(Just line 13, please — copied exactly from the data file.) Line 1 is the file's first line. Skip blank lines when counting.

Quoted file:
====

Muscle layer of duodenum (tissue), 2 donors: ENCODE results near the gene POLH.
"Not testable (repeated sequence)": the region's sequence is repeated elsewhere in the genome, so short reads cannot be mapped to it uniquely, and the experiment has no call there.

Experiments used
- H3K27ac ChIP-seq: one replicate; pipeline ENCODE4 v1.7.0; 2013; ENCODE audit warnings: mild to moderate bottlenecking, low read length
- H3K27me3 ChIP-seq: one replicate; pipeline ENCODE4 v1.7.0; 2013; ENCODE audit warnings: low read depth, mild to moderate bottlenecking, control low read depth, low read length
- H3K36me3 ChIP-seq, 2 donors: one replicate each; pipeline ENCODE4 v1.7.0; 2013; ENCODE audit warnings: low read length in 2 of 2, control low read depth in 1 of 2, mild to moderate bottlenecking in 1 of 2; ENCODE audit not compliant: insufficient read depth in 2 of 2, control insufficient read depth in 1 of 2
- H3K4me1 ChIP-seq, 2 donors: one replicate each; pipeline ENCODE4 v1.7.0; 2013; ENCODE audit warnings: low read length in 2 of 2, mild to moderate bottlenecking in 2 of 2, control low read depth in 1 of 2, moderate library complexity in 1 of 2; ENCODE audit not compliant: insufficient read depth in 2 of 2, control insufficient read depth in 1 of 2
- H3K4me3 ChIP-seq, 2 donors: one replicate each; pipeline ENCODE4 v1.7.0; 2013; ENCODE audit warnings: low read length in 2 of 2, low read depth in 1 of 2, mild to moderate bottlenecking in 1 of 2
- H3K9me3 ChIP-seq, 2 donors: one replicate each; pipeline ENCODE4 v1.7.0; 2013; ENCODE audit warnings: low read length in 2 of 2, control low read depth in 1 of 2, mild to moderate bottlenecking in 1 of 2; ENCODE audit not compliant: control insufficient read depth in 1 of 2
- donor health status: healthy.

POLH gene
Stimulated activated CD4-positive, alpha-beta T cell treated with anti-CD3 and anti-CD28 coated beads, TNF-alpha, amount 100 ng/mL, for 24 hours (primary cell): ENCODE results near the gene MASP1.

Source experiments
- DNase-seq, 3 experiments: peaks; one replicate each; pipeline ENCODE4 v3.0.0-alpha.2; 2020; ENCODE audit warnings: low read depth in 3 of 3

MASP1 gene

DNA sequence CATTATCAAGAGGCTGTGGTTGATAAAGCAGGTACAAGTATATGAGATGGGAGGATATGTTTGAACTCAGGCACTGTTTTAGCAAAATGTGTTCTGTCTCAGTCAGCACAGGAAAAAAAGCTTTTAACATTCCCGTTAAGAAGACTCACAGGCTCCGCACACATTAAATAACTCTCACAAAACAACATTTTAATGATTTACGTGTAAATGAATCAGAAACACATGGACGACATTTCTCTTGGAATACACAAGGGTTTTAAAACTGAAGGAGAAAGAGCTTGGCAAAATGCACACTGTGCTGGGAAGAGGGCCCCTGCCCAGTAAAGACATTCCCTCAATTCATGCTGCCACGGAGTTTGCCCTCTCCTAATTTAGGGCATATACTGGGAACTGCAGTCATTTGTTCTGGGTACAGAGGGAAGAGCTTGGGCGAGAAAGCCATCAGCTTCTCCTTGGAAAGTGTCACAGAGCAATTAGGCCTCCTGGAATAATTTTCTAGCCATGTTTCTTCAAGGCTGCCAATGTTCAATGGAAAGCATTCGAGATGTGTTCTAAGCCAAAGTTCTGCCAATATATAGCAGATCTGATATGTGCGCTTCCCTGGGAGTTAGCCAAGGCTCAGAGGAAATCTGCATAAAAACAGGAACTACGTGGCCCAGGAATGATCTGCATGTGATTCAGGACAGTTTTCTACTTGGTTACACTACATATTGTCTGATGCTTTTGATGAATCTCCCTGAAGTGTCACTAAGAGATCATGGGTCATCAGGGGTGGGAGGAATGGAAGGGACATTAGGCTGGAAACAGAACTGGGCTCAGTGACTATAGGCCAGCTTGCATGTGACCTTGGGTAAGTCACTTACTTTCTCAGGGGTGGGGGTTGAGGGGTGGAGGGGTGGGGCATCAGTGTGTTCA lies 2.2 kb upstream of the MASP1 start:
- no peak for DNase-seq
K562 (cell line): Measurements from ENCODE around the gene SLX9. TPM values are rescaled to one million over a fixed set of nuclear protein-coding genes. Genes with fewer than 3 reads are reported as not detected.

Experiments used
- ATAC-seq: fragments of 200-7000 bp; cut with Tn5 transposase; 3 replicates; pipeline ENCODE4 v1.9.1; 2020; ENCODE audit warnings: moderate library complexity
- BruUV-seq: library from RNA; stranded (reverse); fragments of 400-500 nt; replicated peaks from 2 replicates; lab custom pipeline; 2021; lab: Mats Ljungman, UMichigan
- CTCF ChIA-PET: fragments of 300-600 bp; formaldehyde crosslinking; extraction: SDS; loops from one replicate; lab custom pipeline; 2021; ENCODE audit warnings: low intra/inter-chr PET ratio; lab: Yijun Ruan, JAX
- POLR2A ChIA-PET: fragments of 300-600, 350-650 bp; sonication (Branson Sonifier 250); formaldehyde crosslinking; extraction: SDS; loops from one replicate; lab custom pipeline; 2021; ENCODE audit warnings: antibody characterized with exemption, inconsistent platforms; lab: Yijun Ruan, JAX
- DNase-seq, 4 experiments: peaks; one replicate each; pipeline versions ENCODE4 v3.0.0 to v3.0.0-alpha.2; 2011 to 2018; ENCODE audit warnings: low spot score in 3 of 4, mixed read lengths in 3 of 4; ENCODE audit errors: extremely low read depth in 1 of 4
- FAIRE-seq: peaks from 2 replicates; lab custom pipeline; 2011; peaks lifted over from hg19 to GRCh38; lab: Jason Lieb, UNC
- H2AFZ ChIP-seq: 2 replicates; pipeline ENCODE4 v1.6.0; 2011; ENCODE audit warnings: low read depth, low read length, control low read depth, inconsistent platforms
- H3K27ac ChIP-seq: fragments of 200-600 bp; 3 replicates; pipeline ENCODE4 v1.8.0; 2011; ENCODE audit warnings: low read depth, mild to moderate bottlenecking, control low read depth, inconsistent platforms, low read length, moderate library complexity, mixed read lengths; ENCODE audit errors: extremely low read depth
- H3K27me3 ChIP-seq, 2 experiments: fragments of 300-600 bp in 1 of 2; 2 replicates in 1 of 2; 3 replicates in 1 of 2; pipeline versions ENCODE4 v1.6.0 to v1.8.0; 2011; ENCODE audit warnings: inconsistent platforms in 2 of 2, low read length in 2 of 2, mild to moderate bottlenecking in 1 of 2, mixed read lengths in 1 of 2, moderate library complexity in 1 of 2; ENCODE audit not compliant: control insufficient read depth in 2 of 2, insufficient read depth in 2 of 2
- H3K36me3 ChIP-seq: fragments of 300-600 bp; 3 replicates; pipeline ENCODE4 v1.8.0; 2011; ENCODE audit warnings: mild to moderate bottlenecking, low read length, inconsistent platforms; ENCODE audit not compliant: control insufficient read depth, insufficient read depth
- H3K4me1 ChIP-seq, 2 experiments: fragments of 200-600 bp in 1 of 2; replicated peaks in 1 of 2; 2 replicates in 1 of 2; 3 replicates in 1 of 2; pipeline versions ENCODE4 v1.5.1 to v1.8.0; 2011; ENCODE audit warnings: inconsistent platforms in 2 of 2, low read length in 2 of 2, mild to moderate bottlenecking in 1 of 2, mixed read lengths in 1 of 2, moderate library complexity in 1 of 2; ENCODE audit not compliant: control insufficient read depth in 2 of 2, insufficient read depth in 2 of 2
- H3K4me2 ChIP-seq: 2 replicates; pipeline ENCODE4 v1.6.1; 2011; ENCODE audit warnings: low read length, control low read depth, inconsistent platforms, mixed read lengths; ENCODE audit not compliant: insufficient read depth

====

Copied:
Source experiments